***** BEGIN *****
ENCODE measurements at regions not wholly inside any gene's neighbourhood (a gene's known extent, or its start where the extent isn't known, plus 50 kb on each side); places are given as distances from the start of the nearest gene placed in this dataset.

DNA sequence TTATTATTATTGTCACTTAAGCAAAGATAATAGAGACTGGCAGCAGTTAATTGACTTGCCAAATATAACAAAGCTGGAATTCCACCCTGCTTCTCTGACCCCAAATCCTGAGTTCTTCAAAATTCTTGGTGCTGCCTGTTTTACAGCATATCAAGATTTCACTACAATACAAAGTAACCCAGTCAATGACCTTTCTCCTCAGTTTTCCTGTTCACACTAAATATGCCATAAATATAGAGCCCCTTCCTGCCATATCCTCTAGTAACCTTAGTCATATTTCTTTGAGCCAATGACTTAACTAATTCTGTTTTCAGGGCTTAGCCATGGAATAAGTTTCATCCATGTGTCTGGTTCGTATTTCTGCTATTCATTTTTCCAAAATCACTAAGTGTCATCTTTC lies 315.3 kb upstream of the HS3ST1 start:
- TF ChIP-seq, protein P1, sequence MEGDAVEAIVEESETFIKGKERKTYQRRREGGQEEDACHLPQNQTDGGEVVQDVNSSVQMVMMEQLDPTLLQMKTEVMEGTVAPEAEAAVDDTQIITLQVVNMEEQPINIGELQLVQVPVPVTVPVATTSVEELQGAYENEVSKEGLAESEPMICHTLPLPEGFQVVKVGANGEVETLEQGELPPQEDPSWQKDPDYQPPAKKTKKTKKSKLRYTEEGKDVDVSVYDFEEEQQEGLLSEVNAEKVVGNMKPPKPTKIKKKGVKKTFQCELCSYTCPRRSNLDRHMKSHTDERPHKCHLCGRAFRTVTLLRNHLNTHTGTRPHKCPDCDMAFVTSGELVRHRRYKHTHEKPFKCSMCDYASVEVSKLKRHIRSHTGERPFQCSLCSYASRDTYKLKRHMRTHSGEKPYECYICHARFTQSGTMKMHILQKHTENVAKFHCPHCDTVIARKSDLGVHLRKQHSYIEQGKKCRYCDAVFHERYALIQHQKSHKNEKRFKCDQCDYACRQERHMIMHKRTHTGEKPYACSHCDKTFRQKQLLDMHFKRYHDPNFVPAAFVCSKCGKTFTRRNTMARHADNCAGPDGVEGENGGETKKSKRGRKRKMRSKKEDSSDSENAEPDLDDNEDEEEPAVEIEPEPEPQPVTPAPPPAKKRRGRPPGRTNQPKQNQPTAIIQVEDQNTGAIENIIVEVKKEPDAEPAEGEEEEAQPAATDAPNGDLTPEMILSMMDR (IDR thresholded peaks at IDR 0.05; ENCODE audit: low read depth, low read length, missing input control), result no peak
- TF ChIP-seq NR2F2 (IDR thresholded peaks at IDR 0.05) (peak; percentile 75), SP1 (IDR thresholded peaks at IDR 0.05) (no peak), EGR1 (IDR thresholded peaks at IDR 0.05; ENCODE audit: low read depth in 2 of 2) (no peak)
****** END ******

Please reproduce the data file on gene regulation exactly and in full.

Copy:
ENCODE measurements at regions not wholly inside any gene's neighbourhood (a gene's known extent, or its start where the extent isn't known, plus 50 kb on each side); places are given as distances from the start of the nearest gene placed in this dataset.

DNA sequence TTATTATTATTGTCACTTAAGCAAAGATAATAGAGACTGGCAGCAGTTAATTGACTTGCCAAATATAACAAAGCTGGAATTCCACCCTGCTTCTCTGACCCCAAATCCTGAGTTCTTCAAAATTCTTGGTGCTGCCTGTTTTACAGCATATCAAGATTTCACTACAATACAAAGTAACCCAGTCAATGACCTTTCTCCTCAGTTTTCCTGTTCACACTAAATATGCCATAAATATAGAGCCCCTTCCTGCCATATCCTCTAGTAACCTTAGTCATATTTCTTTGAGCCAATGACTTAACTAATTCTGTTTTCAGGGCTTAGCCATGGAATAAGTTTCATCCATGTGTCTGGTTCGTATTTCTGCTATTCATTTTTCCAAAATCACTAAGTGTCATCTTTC lies 315.3 kb upstream of the HS3ST1 start:
- TF ChIP-seq, protein P1, sequence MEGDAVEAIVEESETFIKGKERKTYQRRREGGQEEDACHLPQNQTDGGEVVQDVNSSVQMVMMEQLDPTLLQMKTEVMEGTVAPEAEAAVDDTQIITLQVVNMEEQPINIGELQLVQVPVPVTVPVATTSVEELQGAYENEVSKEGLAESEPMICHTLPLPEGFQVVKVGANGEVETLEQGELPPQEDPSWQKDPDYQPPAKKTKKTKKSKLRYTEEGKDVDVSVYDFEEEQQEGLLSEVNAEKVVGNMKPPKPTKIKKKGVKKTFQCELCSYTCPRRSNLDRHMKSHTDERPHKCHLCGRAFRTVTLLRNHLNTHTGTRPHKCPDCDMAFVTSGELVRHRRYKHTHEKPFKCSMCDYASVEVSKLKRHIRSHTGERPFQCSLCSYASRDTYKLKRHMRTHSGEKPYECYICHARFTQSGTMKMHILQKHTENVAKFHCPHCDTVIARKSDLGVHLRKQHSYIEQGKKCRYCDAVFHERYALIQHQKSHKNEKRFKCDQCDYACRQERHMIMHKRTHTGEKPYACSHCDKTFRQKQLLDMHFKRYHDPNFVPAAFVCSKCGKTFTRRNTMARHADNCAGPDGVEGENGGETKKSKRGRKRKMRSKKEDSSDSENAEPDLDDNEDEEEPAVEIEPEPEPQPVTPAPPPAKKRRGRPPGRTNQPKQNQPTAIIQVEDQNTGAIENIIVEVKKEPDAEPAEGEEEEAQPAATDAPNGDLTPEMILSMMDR (IDR thresholded peaks at IDR 0.05; ENCODE audit: low read depth, low read length, missing input control), result no peak
- TF ChIP-seq NR2F2 (IDR thresholded peaks at IDR 0.05) (peak; percentile 75), SP1 (IDR thresholded peaks at IDR 0.05) (no peak), EGR1 (IDR thresholded peaks at IDR 0.05; ENCODE audit: low read depth in 2 of 2) (no peak)